Finally, yes, the incident response and threat intelligence communities sometimes work in nearly secret trust groups, but I can also see they’re increasingly collaborating and sharing intelligence.

However, there could indeed be more collaboration on governmental, regulatory, and vendor levels. We’re starting to see more cooperation from some of the hyperscalers, who are looking to collaborate more on certain fundamental technologies they rely on. But it could be done more transparently.

IM: What in cybersecurity keeps you up at night?

I’m not sure we’re fully prepared for the ‘when’. When the big event happens – and one will happen in our lifetime – do we have enough capacity and capability to be able to respond on an enduring basis that goes beyond weeks?

If I look at the UK’s private sector, there are no more than four to six companies that are able to deal with operational technology (OT) cyber-attacks at scale, for instance.

That’s why NCSC needs to develop better market signaling solutions.

We also introduced the Cyber Incident Response (CIR) Level Two scheme earlier this year. Level One was for organizations that are able to deal with threats of national importance. Level Two will be dedicated to enhancing private-sector companies’ incident response maturity to be able to deal with commodity threats at scale.

IM: What are the biggest successes that you think the cybersecurity industry is experiencing today?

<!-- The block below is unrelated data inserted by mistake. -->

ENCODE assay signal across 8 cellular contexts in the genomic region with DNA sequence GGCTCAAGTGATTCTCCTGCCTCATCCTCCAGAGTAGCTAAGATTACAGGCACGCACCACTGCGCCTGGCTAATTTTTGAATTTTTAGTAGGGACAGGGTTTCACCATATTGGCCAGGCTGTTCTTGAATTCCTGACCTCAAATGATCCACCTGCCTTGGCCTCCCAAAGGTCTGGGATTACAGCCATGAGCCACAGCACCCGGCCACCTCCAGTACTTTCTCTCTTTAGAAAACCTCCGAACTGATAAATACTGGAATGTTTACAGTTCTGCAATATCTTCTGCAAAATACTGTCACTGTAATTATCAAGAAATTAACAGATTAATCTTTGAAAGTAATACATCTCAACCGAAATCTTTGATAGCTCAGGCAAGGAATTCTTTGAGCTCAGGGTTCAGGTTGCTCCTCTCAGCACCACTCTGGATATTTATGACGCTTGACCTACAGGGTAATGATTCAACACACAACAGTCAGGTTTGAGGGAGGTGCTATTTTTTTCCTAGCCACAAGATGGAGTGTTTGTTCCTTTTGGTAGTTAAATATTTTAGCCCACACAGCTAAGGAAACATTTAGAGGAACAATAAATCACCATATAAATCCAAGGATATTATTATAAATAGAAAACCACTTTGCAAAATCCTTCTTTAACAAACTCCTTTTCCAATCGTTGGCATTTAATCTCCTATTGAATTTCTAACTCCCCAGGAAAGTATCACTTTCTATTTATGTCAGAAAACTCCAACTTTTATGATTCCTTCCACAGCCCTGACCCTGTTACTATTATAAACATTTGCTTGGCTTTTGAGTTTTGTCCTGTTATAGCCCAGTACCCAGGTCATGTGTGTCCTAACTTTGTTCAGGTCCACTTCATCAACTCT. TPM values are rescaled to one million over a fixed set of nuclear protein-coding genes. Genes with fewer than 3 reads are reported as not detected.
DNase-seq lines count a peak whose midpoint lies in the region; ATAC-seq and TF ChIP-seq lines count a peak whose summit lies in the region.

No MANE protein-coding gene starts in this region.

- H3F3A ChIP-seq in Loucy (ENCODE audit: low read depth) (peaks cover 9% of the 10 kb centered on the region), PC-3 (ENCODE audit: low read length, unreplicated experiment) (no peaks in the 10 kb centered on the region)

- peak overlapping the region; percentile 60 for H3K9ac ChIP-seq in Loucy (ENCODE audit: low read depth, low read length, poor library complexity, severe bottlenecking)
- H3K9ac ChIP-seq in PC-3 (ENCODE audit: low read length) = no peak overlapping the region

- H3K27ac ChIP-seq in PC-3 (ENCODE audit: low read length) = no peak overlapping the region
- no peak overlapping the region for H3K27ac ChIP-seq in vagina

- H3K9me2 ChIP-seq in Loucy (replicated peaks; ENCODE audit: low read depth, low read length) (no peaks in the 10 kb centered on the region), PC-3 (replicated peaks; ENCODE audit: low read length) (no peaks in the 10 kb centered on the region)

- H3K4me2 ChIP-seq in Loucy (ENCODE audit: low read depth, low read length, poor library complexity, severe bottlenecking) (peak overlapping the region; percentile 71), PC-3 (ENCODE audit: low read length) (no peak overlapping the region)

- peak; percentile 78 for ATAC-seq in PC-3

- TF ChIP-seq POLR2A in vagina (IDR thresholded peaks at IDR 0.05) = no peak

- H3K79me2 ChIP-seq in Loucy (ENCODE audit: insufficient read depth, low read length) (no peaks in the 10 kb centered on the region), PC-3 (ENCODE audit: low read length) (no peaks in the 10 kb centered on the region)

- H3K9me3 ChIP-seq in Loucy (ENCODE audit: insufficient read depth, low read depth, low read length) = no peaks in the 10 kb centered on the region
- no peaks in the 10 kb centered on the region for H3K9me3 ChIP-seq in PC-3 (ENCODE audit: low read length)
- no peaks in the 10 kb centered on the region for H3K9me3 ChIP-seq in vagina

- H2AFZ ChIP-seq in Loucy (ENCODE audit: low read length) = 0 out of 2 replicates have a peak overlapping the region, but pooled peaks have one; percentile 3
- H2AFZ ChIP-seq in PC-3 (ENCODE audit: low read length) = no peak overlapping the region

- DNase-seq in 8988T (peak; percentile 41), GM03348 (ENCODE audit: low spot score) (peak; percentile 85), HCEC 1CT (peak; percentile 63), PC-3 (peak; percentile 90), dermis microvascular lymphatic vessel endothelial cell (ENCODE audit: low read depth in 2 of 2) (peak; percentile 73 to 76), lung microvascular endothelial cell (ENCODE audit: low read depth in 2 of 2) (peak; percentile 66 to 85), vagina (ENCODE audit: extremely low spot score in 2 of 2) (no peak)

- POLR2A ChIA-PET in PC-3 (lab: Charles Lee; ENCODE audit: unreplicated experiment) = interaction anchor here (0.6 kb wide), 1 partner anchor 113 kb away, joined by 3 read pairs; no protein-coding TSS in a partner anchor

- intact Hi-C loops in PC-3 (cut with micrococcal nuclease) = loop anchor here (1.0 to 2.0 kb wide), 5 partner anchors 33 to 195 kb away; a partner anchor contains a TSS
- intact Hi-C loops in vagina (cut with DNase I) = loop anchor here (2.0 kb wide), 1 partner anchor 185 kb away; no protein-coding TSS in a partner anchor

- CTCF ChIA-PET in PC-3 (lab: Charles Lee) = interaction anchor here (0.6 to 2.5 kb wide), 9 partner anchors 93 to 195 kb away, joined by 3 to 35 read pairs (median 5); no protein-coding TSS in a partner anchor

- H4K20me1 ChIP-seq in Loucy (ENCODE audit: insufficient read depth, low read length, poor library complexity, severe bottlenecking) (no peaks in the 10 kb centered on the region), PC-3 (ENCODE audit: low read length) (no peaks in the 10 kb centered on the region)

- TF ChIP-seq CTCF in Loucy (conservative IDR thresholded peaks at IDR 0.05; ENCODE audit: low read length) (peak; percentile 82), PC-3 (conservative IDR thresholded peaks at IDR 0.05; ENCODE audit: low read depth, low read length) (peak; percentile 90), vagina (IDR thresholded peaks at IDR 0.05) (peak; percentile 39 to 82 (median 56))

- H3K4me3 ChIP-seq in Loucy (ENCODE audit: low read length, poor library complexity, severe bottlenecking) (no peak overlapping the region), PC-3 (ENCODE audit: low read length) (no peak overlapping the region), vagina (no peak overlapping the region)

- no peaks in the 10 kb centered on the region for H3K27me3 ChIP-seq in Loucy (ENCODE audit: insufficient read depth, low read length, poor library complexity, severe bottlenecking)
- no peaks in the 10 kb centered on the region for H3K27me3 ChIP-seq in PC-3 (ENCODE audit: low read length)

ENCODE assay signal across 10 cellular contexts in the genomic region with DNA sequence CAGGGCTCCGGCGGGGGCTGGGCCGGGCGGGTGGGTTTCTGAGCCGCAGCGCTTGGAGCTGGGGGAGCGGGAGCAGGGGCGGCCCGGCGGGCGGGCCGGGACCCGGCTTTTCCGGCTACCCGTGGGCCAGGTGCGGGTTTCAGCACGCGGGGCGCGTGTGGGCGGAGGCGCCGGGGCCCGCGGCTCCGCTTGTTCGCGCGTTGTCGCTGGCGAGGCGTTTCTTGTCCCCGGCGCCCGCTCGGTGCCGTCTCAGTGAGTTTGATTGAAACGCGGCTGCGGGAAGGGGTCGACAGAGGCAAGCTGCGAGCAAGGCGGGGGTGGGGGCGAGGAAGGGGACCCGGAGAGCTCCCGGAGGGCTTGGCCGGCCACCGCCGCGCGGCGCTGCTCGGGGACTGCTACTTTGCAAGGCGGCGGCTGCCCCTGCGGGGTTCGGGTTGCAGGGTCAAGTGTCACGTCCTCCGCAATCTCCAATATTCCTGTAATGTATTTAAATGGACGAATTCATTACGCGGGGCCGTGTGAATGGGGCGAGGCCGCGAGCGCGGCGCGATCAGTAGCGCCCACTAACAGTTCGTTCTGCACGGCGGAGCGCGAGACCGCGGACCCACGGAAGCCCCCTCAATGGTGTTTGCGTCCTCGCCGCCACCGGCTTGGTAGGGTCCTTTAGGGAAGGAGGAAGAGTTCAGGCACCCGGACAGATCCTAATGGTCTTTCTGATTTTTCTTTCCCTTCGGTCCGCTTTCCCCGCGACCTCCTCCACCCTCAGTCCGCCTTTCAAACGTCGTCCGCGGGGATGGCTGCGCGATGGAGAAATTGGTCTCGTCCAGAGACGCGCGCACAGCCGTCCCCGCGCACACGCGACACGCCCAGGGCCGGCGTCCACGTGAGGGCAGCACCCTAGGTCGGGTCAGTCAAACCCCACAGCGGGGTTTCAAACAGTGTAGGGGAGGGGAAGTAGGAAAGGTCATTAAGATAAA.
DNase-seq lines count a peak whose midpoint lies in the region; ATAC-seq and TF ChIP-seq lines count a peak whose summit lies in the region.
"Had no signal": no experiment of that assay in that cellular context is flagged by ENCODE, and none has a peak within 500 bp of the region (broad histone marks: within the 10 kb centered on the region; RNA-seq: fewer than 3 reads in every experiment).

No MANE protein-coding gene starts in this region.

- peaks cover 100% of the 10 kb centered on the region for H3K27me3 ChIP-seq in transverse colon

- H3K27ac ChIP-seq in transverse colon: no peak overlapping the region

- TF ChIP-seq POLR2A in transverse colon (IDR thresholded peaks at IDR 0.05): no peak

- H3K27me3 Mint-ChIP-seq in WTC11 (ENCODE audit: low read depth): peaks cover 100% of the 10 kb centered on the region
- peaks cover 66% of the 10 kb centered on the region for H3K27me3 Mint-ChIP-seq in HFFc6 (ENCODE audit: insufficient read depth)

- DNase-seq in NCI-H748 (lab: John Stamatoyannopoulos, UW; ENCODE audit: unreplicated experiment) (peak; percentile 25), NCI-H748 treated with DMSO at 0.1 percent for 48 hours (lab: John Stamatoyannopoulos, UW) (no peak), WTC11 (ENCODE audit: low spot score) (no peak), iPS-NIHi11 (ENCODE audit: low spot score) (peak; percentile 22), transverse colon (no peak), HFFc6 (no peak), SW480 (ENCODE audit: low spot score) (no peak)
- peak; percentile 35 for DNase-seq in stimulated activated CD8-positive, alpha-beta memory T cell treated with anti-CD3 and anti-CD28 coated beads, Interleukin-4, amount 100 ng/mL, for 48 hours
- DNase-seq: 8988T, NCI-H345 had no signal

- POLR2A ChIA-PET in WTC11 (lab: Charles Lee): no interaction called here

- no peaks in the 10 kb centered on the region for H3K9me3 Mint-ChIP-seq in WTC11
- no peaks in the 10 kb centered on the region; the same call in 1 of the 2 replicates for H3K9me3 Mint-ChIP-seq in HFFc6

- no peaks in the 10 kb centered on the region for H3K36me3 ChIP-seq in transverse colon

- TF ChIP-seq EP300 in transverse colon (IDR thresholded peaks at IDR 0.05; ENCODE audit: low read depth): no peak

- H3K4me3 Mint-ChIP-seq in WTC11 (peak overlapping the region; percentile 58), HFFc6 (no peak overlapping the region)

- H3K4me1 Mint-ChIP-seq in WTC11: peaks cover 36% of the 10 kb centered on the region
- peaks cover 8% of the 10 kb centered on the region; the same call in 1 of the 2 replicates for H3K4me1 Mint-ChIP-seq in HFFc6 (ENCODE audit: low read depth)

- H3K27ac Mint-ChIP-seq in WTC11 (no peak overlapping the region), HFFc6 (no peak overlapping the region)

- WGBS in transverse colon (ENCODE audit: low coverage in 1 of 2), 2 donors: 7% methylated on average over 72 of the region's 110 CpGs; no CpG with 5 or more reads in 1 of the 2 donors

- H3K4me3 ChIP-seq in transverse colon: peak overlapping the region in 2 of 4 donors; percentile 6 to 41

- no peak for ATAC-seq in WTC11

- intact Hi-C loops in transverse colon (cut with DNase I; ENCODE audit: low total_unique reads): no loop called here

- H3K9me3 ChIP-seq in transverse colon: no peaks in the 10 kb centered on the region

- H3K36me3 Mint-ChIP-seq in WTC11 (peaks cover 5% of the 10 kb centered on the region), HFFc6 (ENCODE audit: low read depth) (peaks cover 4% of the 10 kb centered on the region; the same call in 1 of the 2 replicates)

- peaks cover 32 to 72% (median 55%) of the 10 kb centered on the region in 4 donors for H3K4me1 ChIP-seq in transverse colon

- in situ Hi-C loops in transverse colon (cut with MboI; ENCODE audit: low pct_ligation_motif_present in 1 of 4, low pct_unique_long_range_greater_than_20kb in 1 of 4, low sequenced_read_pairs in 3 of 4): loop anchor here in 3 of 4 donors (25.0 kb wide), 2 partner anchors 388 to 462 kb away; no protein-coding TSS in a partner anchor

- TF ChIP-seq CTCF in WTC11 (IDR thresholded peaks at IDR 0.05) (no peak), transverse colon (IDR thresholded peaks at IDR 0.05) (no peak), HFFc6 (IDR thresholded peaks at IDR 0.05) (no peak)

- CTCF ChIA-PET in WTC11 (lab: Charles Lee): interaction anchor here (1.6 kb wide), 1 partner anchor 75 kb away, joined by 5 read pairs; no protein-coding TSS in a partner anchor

OW: Look at how diverse cybersecurity has become. Once upon a time, the industry was nearly only made of white male people. It’s no longer entirely white male, and that’s great. Diversity of people means diversity of thoughts, which our industry critically needs.

On the technological front, I’m particularly buoyed by the conversation we’re having both around quantum and AI.

And we’ve had them quite early on – we’ve not waited for those technologies to become endemic and then worried about how to secure them.

"Most AI vendors have set up internal AI red teams."

I’ll give you one example, most AI vendors have set up internal AI red teams, they’ve not waited to be outed for having systemic vulnerabilities.

It shows that we’ve broken the traditional cycle of releasing a product and only starting to secure it once it’s been broken into – and I’d say it has something to do with initiatives like Secure by Design and Secure by Default being efficient.

IM: If you could give one piece of advice to cybersecurity professionals, what would it be?

OW: Never be afraid and always continue learning. After 27 years in cybersecurity, I’ve never stopped learning. I still do three hours a week of training, every Friday afternoon. It’s essential to keep yourself sharp and on the game.

When you commit to lifelong learning in cyber, you have a greater impact.